Canada’s Ag minister Gerry Ritz met in Mexico, with two of his counterparts, Mexican agriculture secretary Enrique Martínez, and U.S. agriculture secretary Tom Vilsack, gathering together for the first time.
The meeting marked the North American Free Trade Agreement, (NAFTA) 20th anniversary where the three discussed the vast benefits the Agreement has JUAN PABLO ZAMORA PÉREZcreated for the North American agriculture industry at a panel discussion with the three agriculture leaders.
During the NAFTA panel, Ritz stressed the importance of fair and science-based decisions to facilitate trade within the NAFTA region. He later reinforced the same message during bilateral discussions with Vilsack and Martínez.
During his meeting with the U.S. secretary, Ritz raised various issues of interest to Canada, including the importance of the U.S. ending the discrimination against Canadian cattle and hogs under mandatory Country of Origin Labeling (COOL). He turned his hat, while agreeing on pigs, what about beef animals. Ritz stressed to secretary Martínez of Mexico, the need for a resolution of market access for Canadian beef from animals over thirty months in accordance with science-based rules.
“The signing of NAFTA 20 years ago has led to a more competitive and integrated North American agriculture industry,” says Ritz. “This visit to Mexico provided a unique opportunity for myself, Vilsack and Martínez to come together to reaffirm our commitment to promoting a fair, open, and integrated North American market that will continue to keep our industries strong.”
Ritz says despite the negative impacts and growing opposition within the United States, the U.S. government appears prepared to defend M-COOL to the end.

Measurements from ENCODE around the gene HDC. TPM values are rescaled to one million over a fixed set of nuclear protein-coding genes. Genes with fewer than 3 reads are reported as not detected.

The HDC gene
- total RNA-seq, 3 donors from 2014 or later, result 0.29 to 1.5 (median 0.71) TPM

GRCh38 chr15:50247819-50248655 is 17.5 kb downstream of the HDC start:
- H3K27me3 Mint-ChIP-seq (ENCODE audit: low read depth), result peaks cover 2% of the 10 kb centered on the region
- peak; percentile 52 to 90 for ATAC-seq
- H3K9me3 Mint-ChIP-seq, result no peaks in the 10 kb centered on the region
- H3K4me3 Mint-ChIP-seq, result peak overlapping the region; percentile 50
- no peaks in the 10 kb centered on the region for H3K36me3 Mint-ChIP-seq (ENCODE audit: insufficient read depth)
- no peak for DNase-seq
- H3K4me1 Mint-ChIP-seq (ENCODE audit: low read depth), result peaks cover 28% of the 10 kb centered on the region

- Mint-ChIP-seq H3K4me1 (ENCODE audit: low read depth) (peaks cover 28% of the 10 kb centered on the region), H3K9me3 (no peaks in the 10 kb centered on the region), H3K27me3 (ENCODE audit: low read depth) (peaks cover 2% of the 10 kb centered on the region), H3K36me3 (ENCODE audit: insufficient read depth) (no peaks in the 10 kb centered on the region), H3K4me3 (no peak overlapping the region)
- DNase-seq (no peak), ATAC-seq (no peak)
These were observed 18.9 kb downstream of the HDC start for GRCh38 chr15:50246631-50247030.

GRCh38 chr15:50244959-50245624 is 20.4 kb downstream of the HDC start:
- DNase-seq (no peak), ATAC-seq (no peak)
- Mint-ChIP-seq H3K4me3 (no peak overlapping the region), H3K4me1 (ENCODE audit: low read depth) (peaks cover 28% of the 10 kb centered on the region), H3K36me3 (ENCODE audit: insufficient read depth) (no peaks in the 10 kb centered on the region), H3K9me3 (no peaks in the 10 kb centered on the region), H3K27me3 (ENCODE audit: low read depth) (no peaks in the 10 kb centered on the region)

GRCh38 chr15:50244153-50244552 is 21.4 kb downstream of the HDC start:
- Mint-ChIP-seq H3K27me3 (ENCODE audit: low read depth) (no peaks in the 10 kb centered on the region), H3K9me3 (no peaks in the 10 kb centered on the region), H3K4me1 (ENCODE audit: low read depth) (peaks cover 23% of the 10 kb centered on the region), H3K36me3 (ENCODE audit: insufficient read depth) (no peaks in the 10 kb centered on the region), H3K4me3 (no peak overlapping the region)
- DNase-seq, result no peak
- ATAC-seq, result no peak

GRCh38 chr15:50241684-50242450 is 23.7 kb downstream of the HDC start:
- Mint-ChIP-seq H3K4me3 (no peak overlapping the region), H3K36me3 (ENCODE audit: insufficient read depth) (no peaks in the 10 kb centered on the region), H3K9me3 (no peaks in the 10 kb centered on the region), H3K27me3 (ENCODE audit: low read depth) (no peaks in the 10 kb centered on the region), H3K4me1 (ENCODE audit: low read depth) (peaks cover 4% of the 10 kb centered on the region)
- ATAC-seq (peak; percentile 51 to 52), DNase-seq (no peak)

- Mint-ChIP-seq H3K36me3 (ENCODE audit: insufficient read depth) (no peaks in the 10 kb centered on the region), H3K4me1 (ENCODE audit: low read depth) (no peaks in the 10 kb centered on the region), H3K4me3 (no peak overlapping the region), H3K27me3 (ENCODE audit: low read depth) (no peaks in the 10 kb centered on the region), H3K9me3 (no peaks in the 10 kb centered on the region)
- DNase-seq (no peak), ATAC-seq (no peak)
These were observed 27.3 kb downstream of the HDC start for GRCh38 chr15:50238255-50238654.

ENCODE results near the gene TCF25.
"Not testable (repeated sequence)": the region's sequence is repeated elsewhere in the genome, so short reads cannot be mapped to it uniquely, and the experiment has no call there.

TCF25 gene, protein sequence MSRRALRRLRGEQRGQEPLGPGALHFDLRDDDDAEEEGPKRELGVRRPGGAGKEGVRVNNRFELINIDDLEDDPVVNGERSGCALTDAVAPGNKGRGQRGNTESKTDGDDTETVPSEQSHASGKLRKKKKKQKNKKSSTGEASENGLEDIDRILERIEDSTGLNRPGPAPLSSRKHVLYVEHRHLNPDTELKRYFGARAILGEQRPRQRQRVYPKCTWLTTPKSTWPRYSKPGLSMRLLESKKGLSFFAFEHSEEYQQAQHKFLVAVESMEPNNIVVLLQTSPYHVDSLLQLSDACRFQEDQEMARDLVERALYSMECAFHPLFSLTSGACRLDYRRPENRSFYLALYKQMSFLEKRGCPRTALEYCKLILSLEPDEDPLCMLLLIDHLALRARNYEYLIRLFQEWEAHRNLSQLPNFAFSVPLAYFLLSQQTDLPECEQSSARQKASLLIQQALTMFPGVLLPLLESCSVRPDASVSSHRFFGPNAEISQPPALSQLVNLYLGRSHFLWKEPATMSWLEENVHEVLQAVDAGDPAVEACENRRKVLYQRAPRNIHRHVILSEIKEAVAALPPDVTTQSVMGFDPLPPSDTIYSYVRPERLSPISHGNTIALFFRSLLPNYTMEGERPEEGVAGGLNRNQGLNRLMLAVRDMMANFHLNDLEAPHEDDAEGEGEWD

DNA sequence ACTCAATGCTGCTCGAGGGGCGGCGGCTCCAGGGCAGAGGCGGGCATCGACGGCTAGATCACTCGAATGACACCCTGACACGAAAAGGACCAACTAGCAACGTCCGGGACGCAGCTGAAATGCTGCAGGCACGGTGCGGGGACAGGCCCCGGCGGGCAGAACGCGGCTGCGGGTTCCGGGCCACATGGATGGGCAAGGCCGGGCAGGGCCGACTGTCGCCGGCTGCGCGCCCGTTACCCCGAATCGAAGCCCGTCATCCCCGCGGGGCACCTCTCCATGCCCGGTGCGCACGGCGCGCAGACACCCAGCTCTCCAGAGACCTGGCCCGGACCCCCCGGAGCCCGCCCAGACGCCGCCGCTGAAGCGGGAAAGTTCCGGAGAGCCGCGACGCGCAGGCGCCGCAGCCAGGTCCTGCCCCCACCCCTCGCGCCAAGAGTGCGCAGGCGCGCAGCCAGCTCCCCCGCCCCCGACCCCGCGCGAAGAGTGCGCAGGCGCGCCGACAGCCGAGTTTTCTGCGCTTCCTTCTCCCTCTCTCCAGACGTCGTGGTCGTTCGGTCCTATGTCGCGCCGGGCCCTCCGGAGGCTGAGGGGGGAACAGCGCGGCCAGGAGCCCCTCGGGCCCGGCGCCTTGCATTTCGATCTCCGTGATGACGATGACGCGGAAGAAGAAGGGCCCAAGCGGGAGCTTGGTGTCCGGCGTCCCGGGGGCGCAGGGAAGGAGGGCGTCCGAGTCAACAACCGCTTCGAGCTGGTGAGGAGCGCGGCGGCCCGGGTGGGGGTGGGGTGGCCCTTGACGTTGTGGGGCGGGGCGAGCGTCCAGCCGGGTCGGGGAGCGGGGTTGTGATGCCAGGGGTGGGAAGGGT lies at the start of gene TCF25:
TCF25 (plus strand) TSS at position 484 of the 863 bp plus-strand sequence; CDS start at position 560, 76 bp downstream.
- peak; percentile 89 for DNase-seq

During a conference call, Ritz told reporters nothing new came out of the discussion.
“I did get the feeling that they are coming to grips with the fact that this one is slipping away from them but of course it’s never over till it’s over,” he says. “Having said that I think there is a growing recognition that this is harming the U.S. industry far more than it would ever be any help to American consumers. Well over 100 Senators and Congressmen in the end signed on to the industry judicial challenge.”
Ritz says that’s unprecedented and thinks a lot of that came about because of the pressure.
“… And we heard that positively from American industry the pressure with our comprehensive politically incorrect retaliatory list certainly brought a lot of people out of the woodwork, got them educated on the issue and they came forward with support for moving away from M-COOL.”
The Ag minister says two major plants closed in the U.S. because they couldn’t get the volumes of beef needed to remain viable and two more are on shaky ground.
“That’s very concerning to Canadian producers because we rely, some 70 per cent of our processing capacity is American so as these plants close it gives us less opportunity to make use of that,” he said.
Ritz acknowledges he would like to think there is opportunity for a reversal of the U.S. position on M-COOL but the administration appears mired down to the point where they’ll ride this to the bottom which is unfortunate because it’s American jobs and the economies of the livestock sectors in all three countries that are at risk.  •
— By Harry Siemens